“A virus that spreads more rapidly, even if milder, could cause much more deaths,” tweeted independent developmental biologist Malgorzata Gasperowicz. Modeling the spread of four hypothetical viruses using a simple mathematical formula, she showed that even a variant 10 times less deadly than the original virus would be more lethal to the population at large if it was also twice as transmissible.
“In 20+ days "Mild & Fast" outpaces Severe & Slow variants in the number of new people it kills,” she wrote.
And how do those hypotheticals stack up against real life? Well, “10 times less deadly” is actually fairly accurate to Omicron’s mortality rate compared to Delta, according to recent data cited by the Centers for Disease Control and Prevention (CDC), but “twice as transmissible” – well, that’s an underestimate.
And that’s a big problem. Because …
Hospitals are in trouble
It’s no secret that healthcare systems across the world have been feeling the strain throughout the pandemic. But with Omicron, the situation is threatening to grow out of control.
“Before, the sickest ICU patient would get two nurses, and now there’s four patients for every nurse,” Megan Brunson, an ICU nurse in Texas, told The Atlantic. “It makes it impossible to do everything you need to do.”
“Our reserves aren’t there,” she added. “We feel like we’re tapped out, and that person who is going to come in to help you isn’t going to, because they’re also tapped out … or they’ve tested positive.”
Statistics bear this out: data from the US Department of Health and Human Services shows that nearly one in four hospitals across the country are currently reporting a “critical staffing shortage.” It’s not just the US: in Britain, hospitals have been calling for military support to help ease the demand on healthcare workers, and Canada has seen entire provinces forced to suspend all non-urgent surgeries to free up space for COVID-19 patients.
This is ironic for two reasons: first, because an overwhelmed healthcare system may itself mask the severity of the Omicron variant – after all, you can’t count as a hospital admission if the hospitals can’t admit you. But even more than that, it gives Omicron a second, less direct weapon: all those other things we’d normally be at the hospital for, but now can’t be.
“At some point ... we're too overwhelmed to do any of our normal daily work,” University of Kansas Health System Chief Medical Officer Dr Steven Stites told CNN. “At that point we have to turn on a switch that says we got to triage the people we can help the most … [we] have to let some people die who we might have been able to help but we weren't sure about — they were too far gone or had too much of an injury, or maybe we can't get to that trauma that just came in.”
What about Long Covid?
Omicron has only been around for a couple of months, but already it seems to have a faster recovery time on average than other variants. But for some unlucky people, a case of COVID-19 can linger for weeks – or even months.
Depending on how you measure it, up to around one in eight people who contract a COVID-19 infection will go on to develop long COVID. We don’t know yet whether the case is the same for the Omicron variant, but according to Dr Anthony Fauci, Chief Medical Advisor to the US President, we should “not expect it’s going to be any different.”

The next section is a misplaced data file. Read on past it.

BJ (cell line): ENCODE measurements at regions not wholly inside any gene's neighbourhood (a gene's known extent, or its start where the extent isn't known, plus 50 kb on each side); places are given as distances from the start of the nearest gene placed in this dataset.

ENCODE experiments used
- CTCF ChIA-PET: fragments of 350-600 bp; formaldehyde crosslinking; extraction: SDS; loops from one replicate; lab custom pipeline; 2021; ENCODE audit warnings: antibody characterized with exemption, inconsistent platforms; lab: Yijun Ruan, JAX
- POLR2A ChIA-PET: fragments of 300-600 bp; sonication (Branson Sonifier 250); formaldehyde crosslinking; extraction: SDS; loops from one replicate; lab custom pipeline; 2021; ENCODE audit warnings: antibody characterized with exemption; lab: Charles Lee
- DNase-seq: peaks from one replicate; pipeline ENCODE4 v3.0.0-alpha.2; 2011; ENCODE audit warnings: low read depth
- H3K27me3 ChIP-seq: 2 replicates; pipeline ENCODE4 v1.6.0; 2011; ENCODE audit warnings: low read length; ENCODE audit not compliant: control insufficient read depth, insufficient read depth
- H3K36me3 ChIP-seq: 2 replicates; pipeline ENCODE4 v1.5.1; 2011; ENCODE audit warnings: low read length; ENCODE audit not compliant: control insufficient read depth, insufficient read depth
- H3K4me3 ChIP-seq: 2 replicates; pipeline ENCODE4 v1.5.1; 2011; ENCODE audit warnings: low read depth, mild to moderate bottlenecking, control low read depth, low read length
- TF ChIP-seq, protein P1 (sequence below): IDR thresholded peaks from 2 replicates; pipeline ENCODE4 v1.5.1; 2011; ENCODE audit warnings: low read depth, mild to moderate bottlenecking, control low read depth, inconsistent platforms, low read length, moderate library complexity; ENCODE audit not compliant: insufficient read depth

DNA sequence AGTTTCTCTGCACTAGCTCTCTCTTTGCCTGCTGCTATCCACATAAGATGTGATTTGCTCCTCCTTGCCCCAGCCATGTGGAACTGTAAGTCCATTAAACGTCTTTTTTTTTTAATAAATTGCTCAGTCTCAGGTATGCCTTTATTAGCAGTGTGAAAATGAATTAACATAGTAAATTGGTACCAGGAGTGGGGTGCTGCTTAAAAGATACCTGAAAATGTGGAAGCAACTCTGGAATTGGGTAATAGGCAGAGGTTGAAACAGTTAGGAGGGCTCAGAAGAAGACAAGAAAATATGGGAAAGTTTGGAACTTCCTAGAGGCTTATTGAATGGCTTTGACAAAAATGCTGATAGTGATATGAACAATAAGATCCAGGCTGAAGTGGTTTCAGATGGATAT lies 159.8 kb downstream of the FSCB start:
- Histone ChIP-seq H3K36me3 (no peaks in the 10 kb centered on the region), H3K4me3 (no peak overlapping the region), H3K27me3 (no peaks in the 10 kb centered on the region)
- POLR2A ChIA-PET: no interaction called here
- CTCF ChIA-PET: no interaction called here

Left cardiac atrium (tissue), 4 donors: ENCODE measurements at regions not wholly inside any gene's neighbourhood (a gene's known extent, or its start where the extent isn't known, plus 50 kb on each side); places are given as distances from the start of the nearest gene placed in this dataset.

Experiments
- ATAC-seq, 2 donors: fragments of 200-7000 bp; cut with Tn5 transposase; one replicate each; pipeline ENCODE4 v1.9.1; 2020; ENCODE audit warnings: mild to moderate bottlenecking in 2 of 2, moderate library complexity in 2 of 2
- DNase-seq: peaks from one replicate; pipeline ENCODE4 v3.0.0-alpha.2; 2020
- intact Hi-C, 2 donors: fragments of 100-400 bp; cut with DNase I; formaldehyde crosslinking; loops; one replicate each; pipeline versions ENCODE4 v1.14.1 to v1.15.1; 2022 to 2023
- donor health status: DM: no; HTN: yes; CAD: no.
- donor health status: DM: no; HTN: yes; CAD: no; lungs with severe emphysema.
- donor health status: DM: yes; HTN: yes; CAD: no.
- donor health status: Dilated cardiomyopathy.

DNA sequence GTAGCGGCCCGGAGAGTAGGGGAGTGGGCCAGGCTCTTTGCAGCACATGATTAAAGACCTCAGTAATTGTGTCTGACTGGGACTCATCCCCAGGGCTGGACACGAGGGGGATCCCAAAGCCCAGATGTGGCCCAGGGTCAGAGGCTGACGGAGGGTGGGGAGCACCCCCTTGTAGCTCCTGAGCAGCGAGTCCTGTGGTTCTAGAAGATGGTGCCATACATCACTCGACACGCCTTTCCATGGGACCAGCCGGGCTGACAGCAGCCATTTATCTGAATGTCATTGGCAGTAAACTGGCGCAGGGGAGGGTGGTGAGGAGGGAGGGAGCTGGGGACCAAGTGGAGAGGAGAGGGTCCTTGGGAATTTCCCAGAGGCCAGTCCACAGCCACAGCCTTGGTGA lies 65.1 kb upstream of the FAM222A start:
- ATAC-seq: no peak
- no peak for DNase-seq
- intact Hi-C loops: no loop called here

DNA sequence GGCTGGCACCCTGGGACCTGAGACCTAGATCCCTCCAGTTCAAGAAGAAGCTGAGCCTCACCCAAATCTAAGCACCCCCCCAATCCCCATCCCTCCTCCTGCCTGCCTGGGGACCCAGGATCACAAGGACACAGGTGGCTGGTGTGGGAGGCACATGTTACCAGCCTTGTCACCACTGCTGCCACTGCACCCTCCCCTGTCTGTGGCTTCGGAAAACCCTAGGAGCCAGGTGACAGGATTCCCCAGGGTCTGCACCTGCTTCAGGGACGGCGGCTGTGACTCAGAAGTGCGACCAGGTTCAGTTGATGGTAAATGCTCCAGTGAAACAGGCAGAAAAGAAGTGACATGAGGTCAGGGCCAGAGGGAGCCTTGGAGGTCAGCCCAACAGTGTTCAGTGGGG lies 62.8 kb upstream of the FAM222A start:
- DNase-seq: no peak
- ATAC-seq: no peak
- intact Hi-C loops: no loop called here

The thing is, when you consider just how many people are getting infected with Omicron, that percentage translates to a mind-boggling number of people set to live (or die) with a long-term debilitating condition.
“I have no idea what’s in store for us as far as long Covid is concerned,” admitted epidemiologist Dr Salim Abdool Karim in a December 2021 webinar on the new variant. “It’s a really important question, and it’s particularly so because Omicron is spreading so fast and so widely so quickly – the number of people getting infected is so big that … if it’s a common consequence of even mild infection, you can imagine, even if in 10% of people, there’s going to be a lot of people with long Covid.”
The Omicron Variant: a “milder” disease?
So is it fair to call Omicron a “milder” disease? It depends. In the absolute strictest sense, yes: “mild,” in its original medical sense, means “less likely to result in hospitalization,” and statistically speaking, Omicron is that.
But does that mean Omicron is not worrying? Definitely not. When we consider just how infectious it is, those lower hospitalization and mortality rates become less significant on the population-wide scale: simply put, so many people are getting infected that even a massively reduced severity is still overwhelming hospitals. And overwhelmed hospitals can’t provide treatment to those who need it – whether they are admitted with COVID, cancer, or something else entirely.
The lesson: don’t underestimate Omicron. It may be less severe, but it’s certainly not, as Republican senator Rand Paul told Fox News, “nature’s vaccine.” What is a vaccine, though, is, well, vaccines – and doctors are urging people to continue taking sensible, medically sound precautions in order to protect themselves against the strain.
“The next few weeks is also about, you know, better getting the message out that the measures that we're familiar with, you know, vaccinating more people, masking and social distancing,” Ernst told NPR. “[That] can really help slow the spread.”